Wide selection of finishes—One huge benefit of using carton boxes to package products is that you can choose all sorts of finishes. Some carton boxes are coated in a UV-resistant layer, which is great when promoting products outdoors. You can also add foil stamping to carton boxes to make them stand out among the sea of competing products.

Cons of Carton Boxes

Easy to crush—Unfortunately, because carton is a type of paperboard, you will find that it has many of the same downsides. For instance, carton is not particularly crush-resistant. Stacking too many carton boxes on top of each other may cause the bottommost box to fold in, possibly destroying the product within. Corrugated boxes, such as cardboard, are more resistant but also prone to being crushed.

Not weather-resistant—Regardless of what finish you choose, carton isn’t particularly weather-resistant. Prolonged exposure to rain will eventually cause carton to become mushy. Even the UV coating on your carton boxes will deteriorate, which can lead to your carton box’s images and texts fading over time.

Carton vs. Other Types of Paper Packaging

Carton vs. Other Types of Paper Packaging

Now, let’s take a look at how carton compares to some of the most popular types of paper packaging.

Corrugated cardboard

Carton and cardboard often get mistaken for each other, even though they look completely different. Cardboard is corrugated, meaning that it has a ribbed center that reinforces the material, allowing it to carry larger, heavier items than cartons.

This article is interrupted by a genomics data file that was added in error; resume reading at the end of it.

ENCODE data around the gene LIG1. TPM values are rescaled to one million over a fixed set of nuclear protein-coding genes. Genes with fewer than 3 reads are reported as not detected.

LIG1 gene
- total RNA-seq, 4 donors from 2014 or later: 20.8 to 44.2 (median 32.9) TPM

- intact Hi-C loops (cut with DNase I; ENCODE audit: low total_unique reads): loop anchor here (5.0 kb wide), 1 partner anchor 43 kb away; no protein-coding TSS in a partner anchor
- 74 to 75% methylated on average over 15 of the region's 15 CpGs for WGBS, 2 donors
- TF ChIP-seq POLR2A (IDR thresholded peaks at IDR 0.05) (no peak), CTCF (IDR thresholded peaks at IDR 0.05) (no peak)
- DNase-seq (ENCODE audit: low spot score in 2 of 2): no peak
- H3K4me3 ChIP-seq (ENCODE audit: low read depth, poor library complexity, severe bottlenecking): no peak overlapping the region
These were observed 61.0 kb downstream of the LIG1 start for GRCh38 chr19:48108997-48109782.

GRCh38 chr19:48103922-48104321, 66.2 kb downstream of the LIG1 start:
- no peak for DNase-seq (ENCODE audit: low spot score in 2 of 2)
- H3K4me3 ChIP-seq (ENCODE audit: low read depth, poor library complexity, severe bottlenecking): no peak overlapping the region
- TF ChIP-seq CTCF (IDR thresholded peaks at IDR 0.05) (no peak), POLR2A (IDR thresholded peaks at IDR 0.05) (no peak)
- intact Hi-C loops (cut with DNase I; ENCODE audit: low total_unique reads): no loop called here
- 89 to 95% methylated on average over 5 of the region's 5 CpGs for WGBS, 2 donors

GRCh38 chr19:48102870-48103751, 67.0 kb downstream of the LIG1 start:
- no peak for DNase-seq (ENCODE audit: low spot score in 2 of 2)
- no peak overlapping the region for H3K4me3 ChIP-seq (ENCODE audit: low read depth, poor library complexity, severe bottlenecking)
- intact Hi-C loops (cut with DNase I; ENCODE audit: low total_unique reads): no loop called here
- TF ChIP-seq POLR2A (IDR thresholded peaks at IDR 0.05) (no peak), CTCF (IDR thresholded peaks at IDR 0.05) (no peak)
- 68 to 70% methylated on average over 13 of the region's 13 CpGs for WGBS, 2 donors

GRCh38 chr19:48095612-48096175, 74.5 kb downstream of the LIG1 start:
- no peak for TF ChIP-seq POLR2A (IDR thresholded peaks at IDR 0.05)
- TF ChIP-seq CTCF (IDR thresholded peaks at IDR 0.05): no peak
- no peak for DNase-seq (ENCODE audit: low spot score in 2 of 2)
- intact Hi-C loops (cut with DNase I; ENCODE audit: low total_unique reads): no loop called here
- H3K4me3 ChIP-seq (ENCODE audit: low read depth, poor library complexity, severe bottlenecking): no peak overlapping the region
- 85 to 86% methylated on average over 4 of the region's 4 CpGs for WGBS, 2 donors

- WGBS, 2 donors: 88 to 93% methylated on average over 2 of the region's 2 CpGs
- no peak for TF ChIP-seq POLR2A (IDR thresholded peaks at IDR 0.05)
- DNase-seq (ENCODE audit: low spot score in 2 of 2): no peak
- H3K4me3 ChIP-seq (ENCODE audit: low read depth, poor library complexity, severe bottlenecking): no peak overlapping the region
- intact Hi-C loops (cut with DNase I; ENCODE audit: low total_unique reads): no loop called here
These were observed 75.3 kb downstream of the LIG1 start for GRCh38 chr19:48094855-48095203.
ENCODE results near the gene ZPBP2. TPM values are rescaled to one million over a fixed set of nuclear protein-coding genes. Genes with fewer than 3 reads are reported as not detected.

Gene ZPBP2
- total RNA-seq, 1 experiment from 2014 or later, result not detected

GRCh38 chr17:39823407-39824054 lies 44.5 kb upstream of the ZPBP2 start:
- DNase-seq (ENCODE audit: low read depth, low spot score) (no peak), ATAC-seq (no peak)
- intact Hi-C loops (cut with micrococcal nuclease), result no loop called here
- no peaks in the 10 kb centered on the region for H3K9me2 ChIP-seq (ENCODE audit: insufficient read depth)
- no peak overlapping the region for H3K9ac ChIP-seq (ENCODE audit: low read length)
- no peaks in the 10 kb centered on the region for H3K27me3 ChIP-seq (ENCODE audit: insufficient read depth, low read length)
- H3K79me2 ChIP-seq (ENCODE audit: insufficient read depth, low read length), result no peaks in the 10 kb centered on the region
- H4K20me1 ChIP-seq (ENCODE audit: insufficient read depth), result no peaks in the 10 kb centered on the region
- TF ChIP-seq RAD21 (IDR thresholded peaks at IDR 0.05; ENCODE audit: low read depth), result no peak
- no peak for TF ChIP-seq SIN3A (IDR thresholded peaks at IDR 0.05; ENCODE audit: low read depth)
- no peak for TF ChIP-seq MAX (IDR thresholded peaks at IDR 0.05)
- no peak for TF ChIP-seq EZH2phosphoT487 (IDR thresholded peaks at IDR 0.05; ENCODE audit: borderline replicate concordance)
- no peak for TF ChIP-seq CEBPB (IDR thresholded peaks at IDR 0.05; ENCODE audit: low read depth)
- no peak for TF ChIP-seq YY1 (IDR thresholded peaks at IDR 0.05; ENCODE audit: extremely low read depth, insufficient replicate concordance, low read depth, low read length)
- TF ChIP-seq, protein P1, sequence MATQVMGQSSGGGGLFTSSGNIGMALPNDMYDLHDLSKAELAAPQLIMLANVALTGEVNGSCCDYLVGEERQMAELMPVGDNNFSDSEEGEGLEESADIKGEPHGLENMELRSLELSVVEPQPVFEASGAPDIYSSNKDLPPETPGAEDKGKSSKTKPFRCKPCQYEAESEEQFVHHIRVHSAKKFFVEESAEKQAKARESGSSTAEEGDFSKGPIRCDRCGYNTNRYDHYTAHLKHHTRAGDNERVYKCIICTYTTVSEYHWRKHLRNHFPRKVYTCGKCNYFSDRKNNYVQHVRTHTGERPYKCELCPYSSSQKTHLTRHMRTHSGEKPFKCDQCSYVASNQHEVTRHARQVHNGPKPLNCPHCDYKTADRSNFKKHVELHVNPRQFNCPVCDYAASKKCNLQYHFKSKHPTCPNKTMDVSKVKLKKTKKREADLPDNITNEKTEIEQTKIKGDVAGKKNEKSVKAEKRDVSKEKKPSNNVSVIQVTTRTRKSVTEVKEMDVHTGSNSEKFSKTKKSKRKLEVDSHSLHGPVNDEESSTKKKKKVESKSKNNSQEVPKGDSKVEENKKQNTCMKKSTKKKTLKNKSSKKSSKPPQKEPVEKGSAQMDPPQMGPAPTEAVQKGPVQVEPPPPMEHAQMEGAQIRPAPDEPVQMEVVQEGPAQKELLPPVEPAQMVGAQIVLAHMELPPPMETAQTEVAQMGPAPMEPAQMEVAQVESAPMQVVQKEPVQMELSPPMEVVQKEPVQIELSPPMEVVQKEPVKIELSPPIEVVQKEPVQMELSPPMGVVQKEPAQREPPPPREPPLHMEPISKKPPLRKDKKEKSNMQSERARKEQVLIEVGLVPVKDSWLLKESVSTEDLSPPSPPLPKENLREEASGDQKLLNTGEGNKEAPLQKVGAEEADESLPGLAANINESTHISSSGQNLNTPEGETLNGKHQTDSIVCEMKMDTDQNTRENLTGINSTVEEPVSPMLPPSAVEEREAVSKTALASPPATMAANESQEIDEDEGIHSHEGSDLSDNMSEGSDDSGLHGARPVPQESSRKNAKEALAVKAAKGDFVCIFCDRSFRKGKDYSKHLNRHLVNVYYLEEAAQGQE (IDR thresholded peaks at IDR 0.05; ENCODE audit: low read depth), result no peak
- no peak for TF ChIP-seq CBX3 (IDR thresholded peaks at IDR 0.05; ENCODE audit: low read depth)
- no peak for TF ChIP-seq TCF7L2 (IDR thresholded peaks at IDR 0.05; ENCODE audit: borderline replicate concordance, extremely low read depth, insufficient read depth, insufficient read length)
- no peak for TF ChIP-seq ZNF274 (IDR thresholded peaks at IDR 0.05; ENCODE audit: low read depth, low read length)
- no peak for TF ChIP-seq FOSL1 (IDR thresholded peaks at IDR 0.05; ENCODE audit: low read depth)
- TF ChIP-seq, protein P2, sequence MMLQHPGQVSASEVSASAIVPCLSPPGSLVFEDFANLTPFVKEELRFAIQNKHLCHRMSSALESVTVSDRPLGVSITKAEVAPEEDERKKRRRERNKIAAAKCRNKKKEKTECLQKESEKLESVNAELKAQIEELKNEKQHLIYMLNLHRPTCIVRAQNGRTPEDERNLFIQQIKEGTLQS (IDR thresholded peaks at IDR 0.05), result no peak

While individual products may be packed inside carton boxes, those carton boxes will most likely be shipped inside a large cardboard box. This is what makes cardboard such a great material for packing your belongings when moving homes.

Kraft box

Kraft is mainly known for its brown appearance. You will undoubtedly know what Kraft paper looks and feels like if you’ve ever held a brown lunch bag in your hand at one point. There is a clear difference between Kraft and cartons—namely, cartons can be folded to create a box, whereas Kraft is folded to create a flimsy bag.

However, there is such a thing as Kraft boxes. They can also be corrugated to give them structure and durability. Shoeboxes are sometimes made of Kraft paper, but the majority are made with standard cardboard.

Kraft boxes will not have an exterior coating to protect them from the elements. So, there is nothing you can do to coat its matte appearance.

Boxboard

Try imagining what cardboard would look and feel like if it didn’t have the corrugated center. That is a boxboard. It is somewhat durable, but it doesn’t take much effort to bend or fold it.

In comparison to cartons, boxboards can be more reliable for transporting bulkier objects. Its sides will retain under greater amounts of pressure, but you’ll only typically find boxboard used for sending documents and other lightweight objects.

BaronCooke

Baron Cooke has been writing and editing for 7 years. He grew up with an aptitude for geometry, statistics, and dimensions. He has a BA in construction management and also has studied civil infrastructure, engineering, and measurements. He is the head writer of measuringknowhow.com